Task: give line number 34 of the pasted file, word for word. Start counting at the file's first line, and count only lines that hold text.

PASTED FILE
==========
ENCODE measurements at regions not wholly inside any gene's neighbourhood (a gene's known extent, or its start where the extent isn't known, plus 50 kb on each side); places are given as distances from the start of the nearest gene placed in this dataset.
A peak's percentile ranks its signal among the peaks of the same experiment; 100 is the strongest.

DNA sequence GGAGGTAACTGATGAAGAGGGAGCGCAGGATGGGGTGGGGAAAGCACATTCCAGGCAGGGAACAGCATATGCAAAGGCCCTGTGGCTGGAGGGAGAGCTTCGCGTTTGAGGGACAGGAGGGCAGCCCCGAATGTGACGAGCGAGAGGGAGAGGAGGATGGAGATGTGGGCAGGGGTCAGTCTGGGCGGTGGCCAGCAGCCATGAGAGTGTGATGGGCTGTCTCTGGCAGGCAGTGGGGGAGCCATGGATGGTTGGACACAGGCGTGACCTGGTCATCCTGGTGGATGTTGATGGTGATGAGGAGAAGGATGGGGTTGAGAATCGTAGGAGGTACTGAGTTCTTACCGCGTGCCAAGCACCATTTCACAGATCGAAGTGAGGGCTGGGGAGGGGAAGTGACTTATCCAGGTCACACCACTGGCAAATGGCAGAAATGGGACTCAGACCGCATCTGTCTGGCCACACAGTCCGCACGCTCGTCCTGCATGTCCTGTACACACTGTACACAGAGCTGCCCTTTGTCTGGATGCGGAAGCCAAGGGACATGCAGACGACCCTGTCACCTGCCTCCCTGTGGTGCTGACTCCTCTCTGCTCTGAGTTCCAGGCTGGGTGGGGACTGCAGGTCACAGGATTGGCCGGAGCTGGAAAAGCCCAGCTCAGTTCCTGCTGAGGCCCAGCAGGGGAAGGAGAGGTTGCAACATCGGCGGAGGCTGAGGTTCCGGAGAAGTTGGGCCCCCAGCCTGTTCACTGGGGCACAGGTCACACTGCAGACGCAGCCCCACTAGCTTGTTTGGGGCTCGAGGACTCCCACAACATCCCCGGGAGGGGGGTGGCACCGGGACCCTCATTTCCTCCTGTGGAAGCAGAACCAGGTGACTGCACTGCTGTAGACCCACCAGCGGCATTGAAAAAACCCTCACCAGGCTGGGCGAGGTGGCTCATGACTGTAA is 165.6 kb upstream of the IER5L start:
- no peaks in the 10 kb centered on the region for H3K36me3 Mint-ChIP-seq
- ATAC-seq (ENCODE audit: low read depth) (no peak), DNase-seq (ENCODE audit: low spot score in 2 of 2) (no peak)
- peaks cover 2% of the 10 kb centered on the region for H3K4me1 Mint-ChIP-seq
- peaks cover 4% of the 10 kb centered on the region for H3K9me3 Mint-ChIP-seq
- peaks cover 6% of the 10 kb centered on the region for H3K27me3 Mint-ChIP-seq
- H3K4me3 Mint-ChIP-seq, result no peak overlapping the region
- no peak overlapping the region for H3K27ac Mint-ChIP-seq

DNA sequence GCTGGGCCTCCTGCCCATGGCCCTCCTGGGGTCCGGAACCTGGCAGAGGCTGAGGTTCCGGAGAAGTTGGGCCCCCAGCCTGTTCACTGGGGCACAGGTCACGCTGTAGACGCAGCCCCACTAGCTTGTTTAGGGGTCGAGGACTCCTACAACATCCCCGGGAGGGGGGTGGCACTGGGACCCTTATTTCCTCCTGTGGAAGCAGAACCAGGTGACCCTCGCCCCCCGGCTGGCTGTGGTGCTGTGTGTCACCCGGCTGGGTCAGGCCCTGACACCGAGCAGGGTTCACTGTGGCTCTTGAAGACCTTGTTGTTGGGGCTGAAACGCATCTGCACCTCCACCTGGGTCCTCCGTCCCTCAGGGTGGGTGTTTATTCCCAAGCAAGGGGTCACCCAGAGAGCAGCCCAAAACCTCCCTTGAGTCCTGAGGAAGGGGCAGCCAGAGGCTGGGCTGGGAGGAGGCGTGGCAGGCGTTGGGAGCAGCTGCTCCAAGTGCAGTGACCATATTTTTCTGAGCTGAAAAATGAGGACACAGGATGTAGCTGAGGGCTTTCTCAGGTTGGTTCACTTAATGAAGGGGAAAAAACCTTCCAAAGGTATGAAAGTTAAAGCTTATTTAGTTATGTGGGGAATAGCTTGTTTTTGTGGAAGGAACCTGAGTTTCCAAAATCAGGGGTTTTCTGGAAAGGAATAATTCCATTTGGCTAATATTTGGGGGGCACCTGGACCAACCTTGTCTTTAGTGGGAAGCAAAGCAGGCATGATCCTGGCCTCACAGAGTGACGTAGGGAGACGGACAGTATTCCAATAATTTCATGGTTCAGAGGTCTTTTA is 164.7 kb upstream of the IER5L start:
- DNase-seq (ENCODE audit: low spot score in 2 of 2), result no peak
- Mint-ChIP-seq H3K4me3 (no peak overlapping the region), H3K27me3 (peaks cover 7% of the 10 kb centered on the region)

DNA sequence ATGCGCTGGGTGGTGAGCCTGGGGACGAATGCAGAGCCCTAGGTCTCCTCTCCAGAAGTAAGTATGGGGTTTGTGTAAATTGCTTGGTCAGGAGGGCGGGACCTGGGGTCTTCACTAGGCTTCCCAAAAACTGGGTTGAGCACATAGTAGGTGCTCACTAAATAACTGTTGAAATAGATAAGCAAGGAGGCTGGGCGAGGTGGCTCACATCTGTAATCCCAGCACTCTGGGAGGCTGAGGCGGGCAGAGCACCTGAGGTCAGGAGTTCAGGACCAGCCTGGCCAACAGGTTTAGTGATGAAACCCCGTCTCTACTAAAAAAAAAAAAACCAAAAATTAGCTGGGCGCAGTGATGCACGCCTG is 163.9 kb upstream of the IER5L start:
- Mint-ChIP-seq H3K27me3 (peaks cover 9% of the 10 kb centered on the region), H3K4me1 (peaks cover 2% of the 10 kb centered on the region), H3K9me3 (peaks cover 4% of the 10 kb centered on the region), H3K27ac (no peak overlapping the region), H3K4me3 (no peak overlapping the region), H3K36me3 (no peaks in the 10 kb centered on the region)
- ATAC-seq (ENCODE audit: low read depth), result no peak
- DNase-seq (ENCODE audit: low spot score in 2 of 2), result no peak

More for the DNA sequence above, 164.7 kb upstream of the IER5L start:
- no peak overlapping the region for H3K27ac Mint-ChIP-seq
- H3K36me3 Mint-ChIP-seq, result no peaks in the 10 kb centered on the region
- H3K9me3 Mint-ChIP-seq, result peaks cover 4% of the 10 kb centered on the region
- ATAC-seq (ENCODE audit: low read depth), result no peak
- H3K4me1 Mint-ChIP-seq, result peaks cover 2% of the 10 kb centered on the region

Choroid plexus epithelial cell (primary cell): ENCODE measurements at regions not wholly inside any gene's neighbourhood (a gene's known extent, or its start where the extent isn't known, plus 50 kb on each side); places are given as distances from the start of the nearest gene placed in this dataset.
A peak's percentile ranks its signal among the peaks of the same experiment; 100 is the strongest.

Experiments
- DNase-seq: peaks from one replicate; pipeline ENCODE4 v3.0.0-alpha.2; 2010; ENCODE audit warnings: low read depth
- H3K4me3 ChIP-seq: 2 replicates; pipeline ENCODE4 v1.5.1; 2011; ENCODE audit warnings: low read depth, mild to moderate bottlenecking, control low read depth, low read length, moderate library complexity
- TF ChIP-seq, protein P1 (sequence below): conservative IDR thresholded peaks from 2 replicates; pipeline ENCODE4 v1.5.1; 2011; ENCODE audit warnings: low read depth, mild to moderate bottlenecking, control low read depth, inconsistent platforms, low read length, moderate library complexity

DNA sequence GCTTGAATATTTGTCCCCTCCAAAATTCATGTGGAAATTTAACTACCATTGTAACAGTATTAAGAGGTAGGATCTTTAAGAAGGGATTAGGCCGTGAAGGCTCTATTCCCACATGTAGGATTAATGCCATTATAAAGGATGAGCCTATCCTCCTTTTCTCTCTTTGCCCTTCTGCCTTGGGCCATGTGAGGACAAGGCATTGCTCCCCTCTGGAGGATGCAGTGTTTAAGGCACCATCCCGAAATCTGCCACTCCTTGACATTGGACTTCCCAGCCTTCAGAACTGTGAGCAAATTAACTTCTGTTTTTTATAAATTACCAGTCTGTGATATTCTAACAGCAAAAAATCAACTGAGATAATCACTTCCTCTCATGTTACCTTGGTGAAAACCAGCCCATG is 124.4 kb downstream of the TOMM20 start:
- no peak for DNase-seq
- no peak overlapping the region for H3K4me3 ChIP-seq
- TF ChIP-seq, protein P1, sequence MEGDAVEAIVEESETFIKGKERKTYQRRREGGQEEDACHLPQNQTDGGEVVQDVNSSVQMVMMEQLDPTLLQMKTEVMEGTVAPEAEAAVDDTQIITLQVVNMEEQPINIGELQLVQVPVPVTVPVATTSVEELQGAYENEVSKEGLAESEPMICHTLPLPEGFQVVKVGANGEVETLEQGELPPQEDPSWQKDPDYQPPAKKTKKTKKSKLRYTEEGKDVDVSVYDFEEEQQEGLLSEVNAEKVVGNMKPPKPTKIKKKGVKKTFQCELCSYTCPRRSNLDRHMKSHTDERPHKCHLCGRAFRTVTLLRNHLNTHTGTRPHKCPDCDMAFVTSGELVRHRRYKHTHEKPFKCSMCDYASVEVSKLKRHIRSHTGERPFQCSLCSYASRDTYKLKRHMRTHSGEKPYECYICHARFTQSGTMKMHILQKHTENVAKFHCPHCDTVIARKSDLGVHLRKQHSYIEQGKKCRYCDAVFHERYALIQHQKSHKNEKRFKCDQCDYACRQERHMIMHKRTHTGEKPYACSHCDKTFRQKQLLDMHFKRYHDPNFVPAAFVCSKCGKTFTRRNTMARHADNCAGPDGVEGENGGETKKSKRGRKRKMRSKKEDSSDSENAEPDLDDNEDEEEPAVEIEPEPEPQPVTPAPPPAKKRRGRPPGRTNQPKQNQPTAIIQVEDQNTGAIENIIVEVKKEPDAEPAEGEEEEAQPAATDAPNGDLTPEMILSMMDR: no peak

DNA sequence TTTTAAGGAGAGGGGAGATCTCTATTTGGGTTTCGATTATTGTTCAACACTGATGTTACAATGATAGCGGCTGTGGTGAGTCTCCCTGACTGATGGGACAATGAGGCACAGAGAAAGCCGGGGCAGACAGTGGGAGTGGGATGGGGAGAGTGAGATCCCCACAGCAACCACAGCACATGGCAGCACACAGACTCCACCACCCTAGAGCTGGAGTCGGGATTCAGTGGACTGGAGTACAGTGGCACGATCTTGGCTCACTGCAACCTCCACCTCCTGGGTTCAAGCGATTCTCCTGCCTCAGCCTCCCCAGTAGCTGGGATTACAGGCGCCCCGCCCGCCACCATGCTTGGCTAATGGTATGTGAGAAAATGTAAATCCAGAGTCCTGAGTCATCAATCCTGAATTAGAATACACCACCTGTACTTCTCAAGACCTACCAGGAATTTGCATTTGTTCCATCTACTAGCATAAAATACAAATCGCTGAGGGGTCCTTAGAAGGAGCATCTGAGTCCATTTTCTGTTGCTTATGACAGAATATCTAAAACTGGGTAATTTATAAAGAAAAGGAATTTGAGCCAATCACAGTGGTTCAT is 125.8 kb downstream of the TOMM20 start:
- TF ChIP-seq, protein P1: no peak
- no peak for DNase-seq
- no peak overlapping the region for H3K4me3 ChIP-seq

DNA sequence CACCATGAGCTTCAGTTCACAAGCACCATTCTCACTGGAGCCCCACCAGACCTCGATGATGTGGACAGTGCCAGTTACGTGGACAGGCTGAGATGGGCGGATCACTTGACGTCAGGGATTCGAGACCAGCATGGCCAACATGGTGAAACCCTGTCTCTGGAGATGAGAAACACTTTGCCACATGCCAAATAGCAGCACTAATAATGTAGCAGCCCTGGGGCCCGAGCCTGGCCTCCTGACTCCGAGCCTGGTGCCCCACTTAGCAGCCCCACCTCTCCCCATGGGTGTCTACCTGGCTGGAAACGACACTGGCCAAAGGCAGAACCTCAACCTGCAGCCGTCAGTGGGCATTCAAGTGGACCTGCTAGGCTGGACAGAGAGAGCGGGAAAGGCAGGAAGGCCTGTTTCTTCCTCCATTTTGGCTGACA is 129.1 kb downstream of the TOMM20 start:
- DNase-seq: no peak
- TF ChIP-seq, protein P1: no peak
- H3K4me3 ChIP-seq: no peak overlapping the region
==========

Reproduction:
DNA sequence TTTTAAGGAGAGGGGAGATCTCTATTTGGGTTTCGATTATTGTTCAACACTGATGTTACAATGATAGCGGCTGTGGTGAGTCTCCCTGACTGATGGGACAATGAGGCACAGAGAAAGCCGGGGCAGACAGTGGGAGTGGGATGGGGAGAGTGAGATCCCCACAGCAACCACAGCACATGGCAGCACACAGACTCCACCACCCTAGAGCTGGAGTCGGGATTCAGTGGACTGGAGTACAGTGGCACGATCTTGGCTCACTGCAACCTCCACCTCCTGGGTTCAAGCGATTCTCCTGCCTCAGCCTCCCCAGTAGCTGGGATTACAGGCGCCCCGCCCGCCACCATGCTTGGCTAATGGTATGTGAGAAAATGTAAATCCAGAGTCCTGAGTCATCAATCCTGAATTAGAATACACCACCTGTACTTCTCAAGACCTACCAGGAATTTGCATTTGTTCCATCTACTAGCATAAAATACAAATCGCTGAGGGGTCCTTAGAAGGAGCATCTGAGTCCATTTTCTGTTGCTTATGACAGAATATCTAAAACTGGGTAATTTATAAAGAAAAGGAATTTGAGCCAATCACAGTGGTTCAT is 125.8 kb downstream of the TOMM20 start: